Yakitori lunch at Kamakura Uzuki
January 14, 2014
On April 7, 2013, a car and driver took our guide Eva, Linda and me to Kamakura for the day. This ancient capital of Japan is over an hour’s drive south from Tokyo.
Our first stop in Kamakura was the Buddhist Hasedera Temple.
The second stop was the 13th century Daibutsu at Kotokuin Temple.
We then went on to the main pedestrian shopping street of Kamakura.
It is the site of yakitori restaurant Kamakura Uzuki, up the stairs in this photo, where we had lunch.
To the left is the counter where we sat; in the center is the grill on which everything is cooked. In between, vegetables for grilling are displayed. The chef has whatever he needs, and more, close at hand.
A tray with soy sauce and other condiments for the yakitori was put in front of us along with a cup of green tea.
I went on to a small pitcher of sake.
There was a discussion with the chef, Eva translating, about what we wanted. The vegetables displayed in front of us looked enticing; the main dishes would be chicken.
The bottles you see on the shelves at the upper right are the private sake stocks of regular customers.
When a skewer was ready, the chef would place it in a serving dish, which he then delivered to us with a long-handled paddle. He is dressed appropriately for standing right over the very hot grill.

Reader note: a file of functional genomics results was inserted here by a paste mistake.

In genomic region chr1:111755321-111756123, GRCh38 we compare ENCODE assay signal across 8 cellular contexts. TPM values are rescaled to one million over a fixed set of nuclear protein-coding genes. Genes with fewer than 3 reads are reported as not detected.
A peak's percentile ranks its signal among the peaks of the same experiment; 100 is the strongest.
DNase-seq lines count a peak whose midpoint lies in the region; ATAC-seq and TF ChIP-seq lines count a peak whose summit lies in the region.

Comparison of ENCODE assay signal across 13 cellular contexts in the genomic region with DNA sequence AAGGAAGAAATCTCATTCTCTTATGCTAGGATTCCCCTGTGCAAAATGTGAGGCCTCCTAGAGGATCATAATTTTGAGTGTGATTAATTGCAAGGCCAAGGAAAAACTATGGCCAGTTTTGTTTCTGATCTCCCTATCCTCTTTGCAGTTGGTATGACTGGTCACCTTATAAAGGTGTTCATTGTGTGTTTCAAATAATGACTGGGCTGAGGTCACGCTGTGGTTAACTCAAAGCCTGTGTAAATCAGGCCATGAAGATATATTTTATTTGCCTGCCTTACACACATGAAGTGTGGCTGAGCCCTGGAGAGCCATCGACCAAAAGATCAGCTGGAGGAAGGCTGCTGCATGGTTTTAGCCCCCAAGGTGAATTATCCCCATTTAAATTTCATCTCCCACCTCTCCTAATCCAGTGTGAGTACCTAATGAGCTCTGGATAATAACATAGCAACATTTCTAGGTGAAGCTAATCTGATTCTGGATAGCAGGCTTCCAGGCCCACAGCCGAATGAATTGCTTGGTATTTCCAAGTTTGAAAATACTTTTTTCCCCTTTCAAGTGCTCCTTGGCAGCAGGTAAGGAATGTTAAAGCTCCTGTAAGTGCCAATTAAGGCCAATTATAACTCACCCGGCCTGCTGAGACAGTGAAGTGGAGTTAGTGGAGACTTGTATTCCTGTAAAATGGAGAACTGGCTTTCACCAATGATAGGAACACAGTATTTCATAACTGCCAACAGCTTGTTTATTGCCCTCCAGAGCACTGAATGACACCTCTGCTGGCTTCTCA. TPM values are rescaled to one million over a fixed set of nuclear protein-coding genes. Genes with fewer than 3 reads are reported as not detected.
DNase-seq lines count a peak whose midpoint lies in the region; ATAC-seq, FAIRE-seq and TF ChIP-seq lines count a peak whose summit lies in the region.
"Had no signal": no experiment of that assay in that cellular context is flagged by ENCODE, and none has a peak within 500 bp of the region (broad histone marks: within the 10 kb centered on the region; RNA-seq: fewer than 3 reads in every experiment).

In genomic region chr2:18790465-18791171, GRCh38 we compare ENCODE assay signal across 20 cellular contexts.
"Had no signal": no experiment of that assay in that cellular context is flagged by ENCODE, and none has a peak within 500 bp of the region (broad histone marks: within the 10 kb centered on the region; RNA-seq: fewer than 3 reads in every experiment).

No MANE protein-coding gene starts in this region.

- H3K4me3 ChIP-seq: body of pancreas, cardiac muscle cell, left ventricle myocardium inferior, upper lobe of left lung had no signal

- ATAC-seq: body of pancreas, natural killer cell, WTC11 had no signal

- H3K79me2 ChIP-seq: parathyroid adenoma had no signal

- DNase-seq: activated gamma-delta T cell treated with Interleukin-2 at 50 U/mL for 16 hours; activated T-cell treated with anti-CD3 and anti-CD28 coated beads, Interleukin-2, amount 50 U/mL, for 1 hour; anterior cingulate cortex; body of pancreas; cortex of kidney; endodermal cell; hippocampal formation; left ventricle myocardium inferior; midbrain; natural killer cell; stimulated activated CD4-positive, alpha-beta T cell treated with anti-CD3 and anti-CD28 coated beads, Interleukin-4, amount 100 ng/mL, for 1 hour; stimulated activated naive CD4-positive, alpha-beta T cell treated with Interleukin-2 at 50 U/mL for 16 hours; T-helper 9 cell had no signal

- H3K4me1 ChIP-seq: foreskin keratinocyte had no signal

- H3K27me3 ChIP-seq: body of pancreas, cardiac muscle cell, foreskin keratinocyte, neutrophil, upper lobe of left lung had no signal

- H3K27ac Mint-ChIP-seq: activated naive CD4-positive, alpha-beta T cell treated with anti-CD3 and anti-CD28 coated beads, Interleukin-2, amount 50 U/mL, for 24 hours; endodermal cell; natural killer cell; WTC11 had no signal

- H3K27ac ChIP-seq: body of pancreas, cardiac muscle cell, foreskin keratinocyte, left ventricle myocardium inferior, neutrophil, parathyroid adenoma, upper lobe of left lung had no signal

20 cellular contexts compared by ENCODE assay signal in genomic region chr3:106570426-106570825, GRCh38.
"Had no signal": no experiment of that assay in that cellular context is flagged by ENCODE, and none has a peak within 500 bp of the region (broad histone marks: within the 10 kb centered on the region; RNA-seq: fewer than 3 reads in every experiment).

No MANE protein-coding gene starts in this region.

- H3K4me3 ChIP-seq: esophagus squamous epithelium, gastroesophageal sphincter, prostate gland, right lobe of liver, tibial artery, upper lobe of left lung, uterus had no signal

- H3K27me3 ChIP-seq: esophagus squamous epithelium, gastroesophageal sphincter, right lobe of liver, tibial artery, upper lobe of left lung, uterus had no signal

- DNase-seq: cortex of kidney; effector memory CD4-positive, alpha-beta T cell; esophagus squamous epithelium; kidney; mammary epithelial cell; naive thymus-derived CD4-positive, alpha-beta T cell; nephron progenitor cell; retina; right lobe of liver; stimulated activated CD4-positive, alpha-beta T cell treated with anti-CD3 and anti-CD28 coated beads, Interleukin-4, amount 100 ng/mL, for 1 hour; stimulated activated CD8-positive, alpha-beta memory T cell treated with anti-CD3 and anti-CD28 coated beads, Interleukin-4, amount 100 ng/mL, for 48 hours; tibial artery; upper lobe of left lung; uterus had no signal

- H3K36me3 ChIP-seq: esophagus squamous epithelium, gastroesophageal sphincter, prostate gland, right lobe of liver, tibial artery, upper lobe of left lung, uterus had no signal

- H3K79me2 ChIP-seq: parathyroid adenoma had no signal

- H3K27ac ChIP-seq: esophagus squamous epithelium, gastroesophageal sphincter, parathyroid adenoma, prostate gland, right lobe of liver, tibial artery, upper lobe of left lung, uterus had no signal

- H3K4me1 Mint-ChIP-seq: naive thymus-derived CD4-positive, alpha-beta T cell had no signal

The first course was grilled shiitakes.
This variety of Japanese potato is more like a taro root. (We did not order the skewered gingko nuts, although I wish we had.)
After the potato has been grilled, the diner dips its cut end in salt and then squeezes the closed end of the skin pushing out the edible meat.
A good, subtle flavor in a somewhat gooey texture.
Eggplant and ginger.
The freshly grated ginger really helped bring out the eggplant’s flavor.
Chicken with soy sauce and leeks.
The sauce was slightly sweet which helped it to achieve a nice char.
Chicken with salt and leeks.
This was more austere, but allowed the taste of the chicken to come through.
Eva serves chicken rice into our three bowls.
The rice had absorbed the flavor of the chicken and kept its good texture. It was sparked up by fresh spring bamboo shoots and a few pickles.
Finally, we had a clear soup with tofu and chives.
Our lunch was just right for the occasion. We could relax in a casual and attractive ambience with traditional yakitori cuisine as it is served in many small restaurants all over Japan.
At the nearby Shinto shrine Hachiman-gu we watched and heard a traditional wedding with three musicians playing old instruments.
Our last major stop before the drive back to Tokyo was the zen Kenchoji Temple.
We had a full day, which is always best when it includes a good lunch.